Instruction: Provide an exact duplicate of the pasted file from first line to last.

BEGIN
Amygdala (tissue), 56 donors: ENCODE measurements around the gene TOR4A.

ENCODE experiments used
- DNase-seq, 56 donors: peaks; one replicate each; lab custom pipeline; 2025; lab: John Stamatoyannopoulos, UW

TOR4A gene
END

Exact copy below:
Amygdala (tissue), 56 donors: ENCODE measurements around the gene TOR4A.

ENCODE experiments used
- DNase-seq, 56 donors: peaks; one replicate each; lab custom pipeline; 2025; lab: John Stamatoyannopoulos, UW

TOR4A gene